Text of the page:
General Motors has already detailed its plans to invest heavily into the Indian marketplace, where it envisions the company to become a global export hub, thanks to inexpensive labor.
Once upon a time, South Korea was envisioned in the same light. But, now, South Korean labor costs nearly mimic North America, which has created a real problem for Stefan Jacoby, President of GM International Operations.
According to The Detroit News, Jacoby said GM plants are currently running at only 60 percent of their capacities, and decisions on whether layoffs, or a shrinkage of its operations in the country, are currently being evaluated.
The South Korean problem stems from a previous strategic decision to pull Chevrolet out of Europe, and largely exit the Russian marketplace, once two major importers of Korean-built GM vehicles. Now, it’s “low cost hub” standing has largely been erased, and labor laws make it extremely difficult to close a plant, or reduce hourly workers.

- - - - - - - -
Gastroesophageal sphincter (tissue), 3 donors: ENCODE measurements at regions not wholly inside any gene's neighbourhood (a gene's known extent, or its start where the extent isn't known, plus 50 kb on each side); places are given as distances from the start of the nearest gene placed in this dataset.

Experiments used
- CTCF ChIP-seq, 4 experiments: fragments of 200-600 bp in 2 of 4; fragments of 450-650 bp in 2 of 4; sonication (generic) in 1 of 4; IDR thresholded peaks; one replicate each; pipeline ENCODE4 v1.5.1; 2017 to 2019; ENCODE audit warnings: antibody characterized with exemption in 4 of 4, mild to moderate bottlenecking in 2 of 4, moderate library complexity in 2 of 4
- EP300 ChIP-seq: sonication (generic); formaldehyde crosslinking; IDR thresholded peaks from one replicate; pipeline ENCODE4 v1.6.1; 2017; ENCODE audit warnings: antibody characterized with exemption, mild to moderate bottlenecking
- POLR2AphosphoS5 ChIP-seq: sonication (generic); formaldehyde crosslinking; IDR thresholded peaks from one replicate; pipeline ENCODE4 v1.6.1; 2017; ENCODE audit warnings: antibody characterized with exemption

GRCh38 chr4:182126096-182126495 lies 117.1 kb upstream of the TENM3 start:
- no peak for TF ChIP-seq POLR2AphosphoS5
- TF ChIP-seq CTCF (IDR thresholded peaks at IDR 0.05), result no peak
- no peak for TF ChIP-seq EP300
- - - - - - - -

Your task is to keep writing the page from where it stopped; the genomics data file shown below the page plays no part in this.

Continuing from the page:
“We have not yet found the golden key on that in respect of how we solve our capacity problem in Korea,” Jacoby said, adding the overall Korean business is not profitable.